Posted in Civil Rights, Dreams, Great Books, Inspiration, Justice

Martin Luther King, Jr.

The words of Martin Luther King, Jr. are as relevant today as they were during the 60s Civil Rights Movement. Here are a few that have inspired me especially since the 2016 election. A call to action is demanded of citizens who recognize a foreign government intervening in our election is nearly as bad as having war break out against Russia.

“Our lives begin to end the day we become silent about things that matter.”
– Martin Luther King Jr., I Have a Dream: Writings and Speeches That Changed the World

“In the end, we will remember not the words of our enemies, but the silence of our friends.”
– Martin Luther King Jr.

“There comes a time when one must take a position that is neither safe, nor politic, nor popular, but he must take it because conscience tells him it is right.”
– Martin Luther King Jr., A Testament of Hope: The Essential Writings and Speeches

“There comes a time when silence is betrayal.”
― Martin Luther King Jr.

“People fail to get along because they fear each other; they fear each other because they don’t know each other; they don’t know each other because they have not communicated with each other.” – Martin Luther King Jr.

“On some positions, cowardice asks the question, is it expedient? And then expedience comes along and asks the question, is it politic? Vanity asks the question, is it popular? Conscience asks the question, is it right?” – Martin Luther King Jr.

“There comes a time when one must take the position that is neither safe nor politic nor popular, but he must do it because conscience tells him it is right.” – Martin Luther King Jr.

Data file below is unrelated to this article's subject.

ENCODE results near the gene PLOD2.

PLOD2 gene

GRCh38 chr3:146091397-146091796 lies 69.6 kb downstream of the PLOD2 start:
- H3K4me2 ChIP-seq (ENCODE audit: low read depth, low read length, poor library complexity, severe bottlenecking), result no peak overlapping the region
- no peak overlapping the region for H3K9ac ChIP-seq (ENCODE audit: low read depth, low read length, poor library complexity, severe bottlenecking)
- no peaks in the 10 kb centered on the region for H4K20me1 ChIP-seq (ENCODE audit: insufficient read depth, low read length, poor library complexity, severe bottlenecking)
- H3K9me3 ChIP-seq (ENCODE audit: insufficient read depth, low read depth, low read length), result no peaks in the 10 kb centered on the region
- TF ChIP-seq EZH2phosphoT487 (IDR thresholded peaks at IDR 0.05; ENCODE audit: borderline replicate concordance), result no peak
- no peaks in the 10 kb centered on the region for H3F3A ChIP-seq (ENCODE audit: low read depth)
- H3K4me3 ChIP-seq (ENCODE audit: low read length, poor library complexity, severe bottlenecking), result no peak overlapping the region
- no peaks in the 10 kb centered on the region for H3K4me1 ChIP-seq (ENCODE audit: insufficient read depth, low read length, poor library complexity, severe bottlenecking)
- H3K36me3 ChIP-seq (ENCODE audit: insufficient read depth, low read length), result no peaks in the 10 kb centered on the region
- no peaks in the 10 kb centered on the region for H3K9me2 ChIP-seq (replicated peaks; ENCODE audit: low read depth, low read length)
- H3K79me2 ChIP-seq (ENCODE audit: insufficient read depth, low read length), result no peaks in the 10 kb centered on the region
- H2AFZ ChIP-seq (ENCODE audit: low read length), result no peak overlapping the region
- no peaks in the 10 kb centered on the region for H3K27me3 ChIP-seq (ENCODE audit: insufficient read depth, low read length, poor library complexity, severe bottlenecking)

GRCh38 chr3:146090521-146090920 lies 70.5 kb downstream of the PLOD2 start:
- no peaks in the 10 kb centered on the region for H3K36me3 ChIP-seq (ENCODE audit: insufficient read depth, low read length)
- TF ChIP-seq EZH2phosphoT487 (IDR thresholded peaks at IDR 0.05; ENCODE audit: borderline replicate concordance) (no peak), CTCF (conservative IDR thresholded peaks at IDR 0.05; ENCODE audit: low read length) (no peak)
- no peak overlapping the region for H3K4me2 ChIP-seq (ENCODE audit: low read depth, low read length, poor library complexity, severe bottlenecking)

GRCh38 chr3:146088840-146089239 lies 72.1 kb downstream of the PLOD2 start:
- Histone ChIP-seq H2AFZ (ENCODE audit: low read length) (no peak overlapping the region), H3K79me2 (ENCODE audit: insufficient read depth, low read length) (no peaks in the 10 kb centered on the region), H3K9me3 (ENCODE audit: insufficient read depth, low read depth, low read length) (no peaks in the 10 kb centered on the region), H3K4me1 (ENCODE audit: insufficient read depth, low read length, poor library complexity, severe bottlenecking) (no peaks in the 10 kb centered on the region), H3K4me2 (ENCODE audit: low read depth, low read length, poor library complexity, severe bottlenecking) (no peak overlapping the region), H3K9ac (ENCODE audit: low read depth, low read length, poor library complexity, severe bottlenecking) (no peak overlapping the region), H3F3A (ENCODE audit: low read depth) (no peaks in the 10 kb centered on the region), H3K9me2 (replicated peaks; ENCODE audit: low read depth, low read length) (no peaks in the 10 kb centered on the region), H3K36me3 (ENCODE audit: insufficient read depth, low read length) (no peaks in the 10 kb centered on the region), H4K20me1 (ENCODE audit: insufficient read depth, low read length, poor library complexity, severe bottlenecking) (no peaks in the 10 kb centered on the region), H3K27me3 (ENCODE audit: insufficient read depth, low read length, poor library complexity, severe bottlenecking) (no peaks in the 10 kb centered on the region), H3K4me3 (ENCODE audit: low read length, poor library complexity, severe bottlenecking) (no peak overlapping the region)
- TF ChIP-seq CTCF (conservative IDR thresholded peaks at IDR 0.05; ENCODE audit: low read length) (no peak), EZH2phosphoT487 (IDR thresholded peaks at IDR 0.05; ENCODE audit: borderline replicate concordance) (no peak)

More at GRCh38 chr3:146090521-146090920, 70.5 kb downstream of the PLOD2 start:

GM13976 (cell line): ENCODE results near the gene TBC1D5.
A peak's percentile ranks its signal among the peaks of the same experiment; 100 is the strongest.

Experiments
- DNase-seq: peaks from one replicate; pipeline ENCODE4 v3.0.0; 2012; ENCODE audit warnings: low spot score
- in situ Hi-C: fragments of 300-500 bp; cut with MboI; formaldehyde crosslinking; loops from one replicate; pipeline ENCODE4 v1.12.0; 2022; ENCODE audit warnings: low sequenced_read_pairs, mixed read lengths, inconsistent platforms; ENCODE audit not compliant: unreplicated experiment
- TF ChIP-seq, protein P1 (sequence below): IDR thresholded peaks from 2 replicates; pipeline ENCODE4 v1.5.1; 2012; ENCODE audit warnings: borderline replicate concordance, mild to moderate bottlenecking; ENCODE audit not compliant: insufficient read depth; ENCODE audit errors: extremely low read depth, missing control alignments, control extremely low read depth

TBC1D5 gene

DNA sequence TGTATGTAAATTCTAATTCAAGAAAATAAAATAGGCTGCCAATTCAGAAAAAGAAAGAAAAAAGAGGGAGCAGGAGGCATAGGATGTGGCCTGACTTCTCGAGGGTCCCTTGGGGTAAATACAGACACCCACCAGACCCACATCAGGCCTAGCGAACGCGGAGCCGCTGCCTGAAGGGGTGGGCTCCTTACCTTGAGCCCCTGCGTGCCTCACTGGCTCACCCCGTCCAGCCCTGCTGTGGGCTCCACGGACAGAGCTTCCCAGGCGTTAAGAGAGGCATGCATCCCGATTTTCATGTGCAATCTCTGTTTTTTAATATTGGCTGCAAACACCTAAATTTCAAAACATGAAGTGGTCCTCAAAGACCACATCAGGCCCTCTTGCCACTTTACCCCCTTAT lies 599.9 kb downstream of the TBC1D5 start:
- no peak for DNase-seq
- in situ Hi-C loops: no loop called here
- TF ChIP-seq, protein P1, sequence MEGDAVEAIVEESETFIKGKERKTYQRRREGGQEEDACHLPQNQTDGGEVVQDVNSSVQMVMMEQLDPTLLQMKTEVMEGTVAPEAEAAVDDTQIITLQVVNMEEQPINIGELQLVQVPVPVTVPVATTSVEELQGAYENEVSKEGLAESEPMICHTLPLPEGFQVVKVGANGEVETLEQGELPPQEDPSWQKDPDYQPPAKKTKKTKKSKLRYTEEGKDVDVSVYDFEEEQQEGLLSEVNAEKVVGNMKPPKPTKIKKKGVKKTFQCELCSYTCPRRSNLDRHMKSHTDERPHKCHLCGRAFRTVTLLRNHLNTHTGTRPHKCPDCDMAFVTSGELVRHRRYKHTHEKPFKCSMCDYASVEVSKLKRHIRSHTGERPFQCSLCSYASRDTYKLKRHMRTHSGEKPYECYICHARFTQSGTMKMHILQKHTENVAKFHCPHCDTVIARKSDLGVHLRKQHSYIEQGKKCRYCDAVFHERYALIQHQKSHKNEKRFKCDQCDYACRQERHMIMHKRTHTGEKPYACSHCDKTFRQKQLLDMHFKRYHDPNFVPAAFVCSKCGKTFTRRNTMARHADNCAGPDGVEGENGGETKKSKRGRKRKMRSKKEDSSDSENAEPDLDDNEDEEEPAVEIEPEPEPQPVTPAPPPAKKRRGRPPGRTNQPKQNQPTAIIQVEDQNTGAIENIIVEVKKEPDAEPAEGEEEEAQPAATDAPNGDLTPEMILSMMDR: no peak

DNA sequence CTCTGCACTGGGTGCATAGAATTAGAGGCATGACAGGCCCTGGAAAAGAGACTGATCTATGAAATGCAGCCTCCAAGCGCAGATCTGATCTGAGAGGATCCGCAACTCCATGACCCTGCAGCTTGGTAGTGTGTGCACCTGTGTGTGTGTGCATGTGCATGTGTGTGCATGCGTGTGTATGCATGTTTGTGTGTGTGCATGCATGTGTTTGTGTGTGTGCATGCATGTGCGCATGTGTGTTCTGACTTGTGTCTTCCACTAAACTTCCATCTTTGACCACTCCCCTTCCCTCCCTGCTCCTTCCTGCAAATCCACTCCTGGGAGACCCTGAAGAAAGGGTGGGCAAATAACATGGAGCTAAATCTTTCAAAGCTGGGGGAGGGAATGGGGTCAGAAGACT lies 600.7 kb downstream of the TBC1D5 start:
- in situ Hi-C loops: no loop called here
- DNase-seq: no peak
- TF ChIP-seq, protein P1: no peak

“We must rapidly begin the shift from a “thing-oriented” society to a “person-oriented” society. When machines and computers, profit motives and property rights are considered more important than people, the giant triplets of racism, materialism, and militarism are incapable of being conquered.” – Martin Luther King

Posted in Authors, Dreams, Great Books, How To, Humor, Writing

Write the Next Great American Novel

imageFor those who have dreamed of writing the next “Great American Novel” here are two tongue-in-cheek offerings which offer tips on getting that checked off your writer’s bucket list.

Jim Berle details  How To write the next Great American Novel
Below are bullet points from his essay.

  • Move out of Brooklyn.
  • Drop out of school.
  • Stop writing at Starbucks.
  • Adultery is passé.
  • Avoid using a child’s POV.
  • Stop wasting time on the Internet.
  • Don’t listen to anyone’s opinions.
  • Stop drinking and doing coke.
  • Enough with the anti-heroes already!
  • Never stop writing.

He concludes with:

“Everything in the world is trying to distract you from getting something on the page. Our own doubts about everything we do is crushing. Don’t let it crush you. No one has any idea what they’re doing. And even J. K. Rowling once lived in her car and her next book will probably be no good anyway. The Great American Novel is inside you, I just know it. Especially if you’re Canadian. Like the David statue in the stone, it’s up to you to release it. And then leave it on a window sill or the M train so I can steal it and take all the credit for it. Even the greatest writers died horrible deaths terribly alone. Try to enjoy it.”

Visit Jim’s web site for the full article. He’s sharp as a tack and funny besides.

From Huntington Post, Ester Bloom offers her two cents worth on the subject. Some suggestions for accomplishing this feat are surprising including:

  • Be a dude, ideally dead.